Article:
No Twisting by the Pool for Canadian Insiders or Investors

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In the wake of the prolonged 1980-82 UK recession, pop band Dire Straits released a tongue and cheek swing record Twisting by the Pool romanticizing the good life on Europe's Mediterranean coast. The song popped into my mind after reading the Federal Reserve's monetary policy statement today. For some reason, the US Federal Reserve has deemed it fit to try and flatten the yield curve by selling short-term bonds and buying bonds with maturities of over six years. While I know this was rumoured in the market for some time, based on today's late day action in the bond and equity markets I would suggest that there was some skepticism that the Fed would actually do this.
 
They have and this is generally bad news for Canadian resource interests.
 
As we wrote in our August 22nd Market INK update, negative real interest rates were supporting commodity prices and commodity stocks. Since the peak of real 5-year US Treasury yields in November 2008, the S&P/TSX Capped Materials Index is up 125%. However, the Fed today signalled that it is going to try and push up short-term yields. Unless consumer prices start to soar in the United States, short-term real rates will be on the rise. That will increase the carry-cost for commodities and decrease demand for what Canadian miners and energy companies produce.
 
 
Higher short-term rates will also support the US dollar which is not great for gold, at least in the very short-term. Of course, there are other factors at work in gold's favour such as a Euro banking system on life-support.
 
Canadian gold insiders may indeed be dancing the Eurobeat.
 
We're going on a holiday now
Gonna take a villa, a small chalet
On the Costa del Magnifico
Where the cost of living is so low
Yeah, we're gonna be so neat
Dance to the Eurobeat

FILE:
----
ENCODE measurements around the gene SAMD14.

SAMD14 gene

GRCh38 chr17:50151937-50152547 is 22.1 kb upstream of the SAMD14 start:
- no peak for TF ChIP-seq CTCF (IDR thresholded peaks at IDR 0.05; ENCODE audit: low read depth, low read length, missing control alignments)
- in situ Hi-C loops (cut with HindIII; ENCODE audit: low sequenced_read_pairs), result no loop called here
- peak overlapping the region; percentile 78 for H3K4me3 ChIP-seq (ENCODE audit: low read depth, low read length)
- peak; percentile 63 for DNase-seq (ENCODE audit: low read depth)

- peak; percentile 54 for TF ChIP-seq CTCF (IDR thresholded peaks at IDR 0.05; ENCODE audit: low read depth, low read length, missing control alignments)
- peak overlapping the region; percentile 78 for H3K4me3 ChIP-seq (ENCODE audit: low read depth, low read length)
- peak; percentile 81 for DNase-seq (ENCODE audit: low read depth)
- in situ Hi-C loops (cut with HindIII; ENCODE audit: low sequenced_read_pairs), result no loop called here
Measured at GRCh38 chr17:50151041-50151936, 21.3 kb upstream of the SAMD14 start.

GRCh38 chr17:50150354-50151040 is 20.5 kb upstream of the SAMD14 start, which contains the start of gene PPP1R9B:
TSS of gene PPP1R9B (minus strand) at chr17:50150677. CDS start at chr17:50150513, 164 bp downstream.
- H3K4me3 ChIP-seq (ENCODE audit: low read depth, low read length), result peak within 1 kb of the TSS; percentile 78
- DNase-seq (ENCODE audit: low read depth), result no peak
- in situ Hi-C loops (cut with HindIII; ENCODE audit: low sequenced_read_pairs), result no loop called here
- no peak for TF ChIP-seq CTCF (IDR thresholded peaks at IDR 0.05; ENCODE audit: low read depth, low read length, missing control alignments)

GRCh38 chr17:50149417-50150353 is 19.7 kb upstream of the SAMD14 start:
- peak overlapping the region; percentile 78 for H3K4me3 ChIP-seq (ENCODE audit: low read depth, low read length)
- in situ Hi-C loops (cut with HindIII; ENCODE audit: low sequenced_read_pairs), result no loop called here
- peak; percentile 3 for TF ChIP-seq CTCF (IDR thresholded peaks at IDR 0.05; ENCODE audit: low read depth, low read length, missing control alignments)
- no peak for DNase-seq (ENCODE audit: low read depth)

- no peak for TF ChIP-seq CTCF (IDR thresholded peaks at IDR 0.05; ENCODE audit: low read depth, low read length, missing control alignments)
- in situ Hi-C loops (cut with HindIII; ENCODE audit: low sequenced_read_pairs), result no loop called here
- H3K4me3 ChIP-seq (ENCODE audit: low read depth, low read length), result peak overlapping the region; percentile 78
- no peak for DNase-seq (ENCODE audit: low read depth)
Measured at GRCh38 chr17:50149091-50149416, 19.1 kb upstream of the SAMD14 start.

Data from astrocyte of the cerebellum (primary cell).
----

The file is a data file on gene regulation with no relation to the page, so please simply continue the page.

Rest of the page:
Yeah, we're gonna be so cool
Twisting by the pool
 
-  Mark Knopfler of Dire Straits, 1983
 
On a policy front, my view is that this will turn out to be a big policy blunder by the Fed. First, a flattening yield curve signals a slowing economy. So, why they are proactively doing this is  puzzling. Secondly, this will not help the US banking sector which needs a steep yield curve so they can borrow cheap and lend at more expensive rates over longer term loans.
 
There are some mitigating factors. Despite Mark Carney's chest-pounding yesterday about core-inflation being under control, he is failing to keep consumer prices within his mandate. Today's CPI release showed that Canadian consumer prices are at advancing at 3.1% annually which is apparently a surprise to some Bay Street economists.
 
In any event, a rate cut in Canada is out of the question short of a global financial melt-down. That will provide some support to our Canadian dollar which otherwise would likely be on a steady downward dive based on the firming of US short rates under the new twist policy.
 
A strong Loonie is important for Venture issuers with international assets under development as it helps companies reduce their capital raising needs at home.
 
At the stock level, new projects with robust economics can still enjoy success particularly in the mineral area if energy prices fall. However, there will be no rising tide to support marginal projects until the Fed's twist routine is over. With any luck, the US central bank will throw in the towel before June of next year when their dance routine is scheduled to end. 

The Fed has created a big mess with its twist routine. While it may not be able to wiggle out of the program, it can respond to the self-created debacle by doing more outright bond purchases. I expect we will see that before March 9, 2012.

I will be interested to see what Canadian insiders do in the face of any stock market weakness. If prices tumble enough, we could see a jump in our INK Indicator. This would likely represent contrarian buying of securities that are being unduly punished in light of their prospects. However, contrarian trades are only for those with strong long-term stomachs.

Disclosure: I am long the Horizons Betapro Comex Copper Bear+ ETF (HKD)

This post originally appeared on INKResearch.com on September 21st, 2011.

 

 
 
 
 
 
 
 

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